Anna Blackmer: “Some of the Living Theater people were up here, staying at a house in Richmond where Jane Kramer and Roz Payne lived. I also remember that George joined a women’s theater group, called the Unity Players, that summer.”

Will Lashley: “By 1973, George was a leather booted and plaid workshirt-wearing lesbian in search of radical transformative experiences. She was very involved with the gay and lesbian lifestyle, working through collective visions of radical feminism, and was part of the consciousness raising and women’s liberation meetings taking place there. She became increasingly active in Burlington’s poetry scene, that coalesced around the Poets Mimeo Press, edited and published by the expansive poet Tinker Greene, who organised readings at the old firehouse (and published the magazine Firehouse). The sorority sister was long gone, replaced by an ardent anarchist and “poetic provocateur” whose blend of political critique and erotic empowerment became an enduring strain in her work.”

Tinker Greene (Chicago, July 2021): “We first met George in Burlington Vermont in the seventies. I say “we” because there was a group of poets active there and George joined with us. She had come to Vermont to continue to be near the anarchist thinker Murray Bookchin, and several of those in Murray’s circle eventually became involved with our literary community. George was a vivid being and an indelible poet; and in my experience anyway, impossible not to love.”

Anna Blackmer: “I think she moved to Boston in 74 — and I do remember well that she studied at Wellesley with Frank Bidart — she spoke of him often, of what a great teacher he was.”



Will Lashley: “I left Burlington in the fall of 1973 to attend college and reacquainted myself with George during the “impeachment summer” of 1974, when I moved to Cambridge, MA. George had become involved with the group of poets doing readings and publishing chapbooks at the Stone Soup Gallery. Jack Powers was holding weekly Monday night readings there on Cambridge Street, in the shadow of Massachusetts General Hospital. We were a disparate bunch of poets: a core group of “old timers” who had followed Jack Powers through various venues, working class gay men taking the train in from Dorchester, a Mass General registered nurse stopping in before she took the Red Line back to Medford, academes trying their hand as a break from studying for their thesis, a draft dodger living under an assumed name, a gay Vietnam vet turned anti-war activist, self promoting leather clad punks on the prowl for recognition, “performance” and “language” poets honing their craft, and fellow souls emboldened by our little community of aspiring belletrists. But George stood out amongst us — “the cynosure of neighbouring eyes.” She had some stiff competition, like her roommate Rando, a six foot two Floridian who wore three-inch platform shoes and had bright orange hair down to the small of his back. Mascara and eye shadow deepened the impenetrable hauteur in his green-eyed gaze, staring down poetasters whose confessional earnestness made him wince. Fond of double entendres, witty if sometimes glib, he shared the flat with George and another poet Will Bennett on the north “seedy” side of Beacon Hill. It was drafty and dishevelled, and Will’s glass shard sculptures were a hazard when we turned up David Bowie loud and danced. That happened nearly every night, but I think it was there that she really began to find herself as a poet. She was reading voraciously, experimenting with hieratic and oratorical voices, bearing down hard and paring her diction. Her personae took on a much deeper presence, and she corresponded with poets from afar and read her poetry not just around Boston but branched out to other cities. She and Will Bennett edited and published the magazine Assassin that had a run of a half dozen or more issues, and she published her first book, Striations, with the Good Gay Poets press.”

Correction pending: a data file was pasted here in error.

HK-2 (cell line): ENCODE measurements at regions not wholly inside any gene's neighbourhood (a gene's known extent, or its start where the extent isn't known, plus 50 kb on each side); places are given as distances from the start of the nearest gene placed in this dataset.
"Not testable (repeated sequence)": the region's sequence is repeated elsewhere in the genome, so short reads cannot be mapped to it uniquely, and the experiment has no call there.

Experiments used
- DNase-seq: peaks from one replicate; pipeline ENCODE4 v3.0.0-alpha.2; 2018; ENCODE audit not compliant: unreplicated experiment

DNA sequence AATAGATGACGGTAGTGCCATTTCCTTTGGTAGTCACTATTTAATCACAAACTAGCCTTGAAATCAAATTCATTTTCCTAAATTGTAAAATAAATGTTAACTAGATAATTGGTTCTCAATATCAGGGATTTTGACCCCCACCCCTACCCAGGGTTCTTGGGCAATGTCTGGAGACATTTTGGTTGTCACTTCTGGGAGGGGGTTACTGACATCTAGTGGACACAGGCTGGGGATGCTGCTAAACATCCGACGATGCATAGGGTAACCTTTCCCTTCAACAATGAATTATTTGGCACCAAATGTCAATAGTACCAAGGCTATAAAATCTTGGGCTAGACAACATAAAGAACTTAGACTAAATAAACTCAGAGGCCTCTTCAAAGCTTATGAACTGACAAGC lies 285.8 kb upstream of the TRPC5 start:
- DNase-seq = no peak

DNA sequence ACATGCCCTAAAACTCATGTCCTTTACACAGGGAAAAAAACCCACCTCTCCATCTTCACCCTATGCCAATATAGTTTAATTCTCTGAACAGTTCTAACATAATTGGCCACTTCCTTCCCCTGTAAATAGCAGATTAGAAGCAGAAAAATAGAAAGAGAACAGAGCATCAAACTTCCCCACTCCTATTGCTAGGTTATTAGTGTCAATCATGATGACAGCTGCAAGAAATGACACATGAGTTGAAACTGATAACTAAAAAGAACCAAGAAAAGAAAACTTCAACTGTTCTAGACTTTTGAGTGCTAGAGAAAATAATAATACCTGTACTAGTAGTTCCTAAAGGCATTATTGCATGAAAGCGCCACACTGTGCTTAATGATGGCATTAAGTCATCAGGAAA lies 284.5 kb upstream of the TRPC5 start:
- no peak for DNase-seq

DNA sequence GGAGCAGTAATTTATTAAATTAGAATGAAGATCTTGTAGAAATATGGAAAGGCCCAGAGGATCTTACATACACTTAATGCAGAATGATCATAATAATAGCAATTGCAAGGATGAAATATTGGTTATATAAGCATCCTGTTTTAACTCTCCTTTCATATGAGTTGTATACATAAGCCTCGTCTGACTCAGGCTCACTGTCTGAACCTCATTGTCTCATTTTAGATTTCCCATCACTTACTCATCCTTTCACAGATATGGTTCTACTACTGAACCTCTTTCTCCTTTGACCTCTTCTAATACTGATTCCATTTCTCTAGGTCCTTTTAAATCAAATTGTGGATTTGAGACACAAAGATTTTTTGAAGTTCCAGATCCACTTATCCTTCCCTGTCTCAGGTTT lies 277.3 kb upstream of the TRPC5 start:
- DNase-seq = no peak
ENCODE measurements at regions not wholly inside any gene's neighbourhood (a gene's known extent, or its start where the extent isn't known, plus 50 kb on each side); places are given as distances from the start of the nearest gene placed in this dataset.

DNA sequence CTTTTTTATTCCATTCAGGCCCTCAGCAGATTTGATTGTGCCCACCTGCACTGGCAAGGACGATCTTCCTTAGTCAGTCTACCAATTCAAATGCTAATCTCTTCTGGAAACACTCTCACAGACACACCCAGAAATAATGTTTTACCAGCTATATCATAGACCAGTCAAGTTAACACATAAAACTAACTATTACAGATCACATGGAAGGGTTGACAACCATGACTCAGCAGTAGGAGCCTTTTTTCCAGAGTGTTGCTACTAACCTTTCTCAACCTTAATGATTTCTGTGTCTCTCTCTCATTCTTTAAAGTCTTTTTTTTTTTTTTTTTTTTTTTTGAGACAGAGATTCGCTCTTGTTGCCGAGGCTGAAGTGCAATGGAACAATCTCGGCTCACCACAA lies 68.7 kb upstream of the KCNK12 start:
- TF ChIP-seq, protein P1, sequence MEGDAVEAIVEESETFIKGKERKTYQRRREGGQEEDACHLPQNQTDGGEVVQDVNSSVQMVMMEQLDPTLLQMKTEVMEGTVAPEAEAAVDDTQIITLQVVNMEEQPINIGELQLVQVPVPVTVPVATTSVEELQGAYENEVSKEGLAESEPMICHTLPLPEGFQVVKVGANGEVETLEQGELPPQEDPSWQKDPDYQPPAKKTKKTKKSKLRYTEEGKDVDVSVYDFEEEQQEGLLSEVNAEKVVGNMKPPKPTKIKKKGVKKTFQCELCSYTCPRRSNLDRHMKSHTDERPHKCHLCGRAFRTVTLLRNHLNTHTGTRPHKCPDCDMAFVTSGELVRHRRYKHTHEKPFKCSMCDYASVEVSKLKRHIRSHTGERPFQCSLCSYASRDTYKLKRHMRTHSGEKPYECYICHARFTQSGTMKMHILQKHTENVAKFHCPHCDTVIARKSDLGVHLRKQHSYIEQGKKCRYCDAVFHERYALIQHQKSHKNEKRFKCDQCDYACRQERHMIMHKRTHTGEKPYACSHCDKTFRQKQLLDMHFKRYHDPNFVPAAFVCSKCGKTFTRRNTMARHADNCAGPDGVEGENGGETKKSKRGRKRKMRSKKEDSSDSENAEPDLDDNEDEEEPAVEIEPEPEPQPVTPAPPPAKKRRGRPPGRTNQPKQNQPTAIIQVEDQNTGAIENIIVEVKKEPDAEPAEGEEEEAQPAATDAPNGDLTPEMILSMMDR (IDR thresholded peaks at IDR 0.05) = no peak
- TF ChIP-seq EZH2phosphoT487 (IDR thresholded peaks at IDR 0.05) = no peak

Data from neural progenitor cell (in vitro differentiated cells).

Tinker Greene: “Off and on she would be living in Boston –she sometimes worked as a stripper in Boston’s so called “combat zone”– so in those years she and Will became an important contact point between Burlington and one of its closest major cities (the other being Montreal).”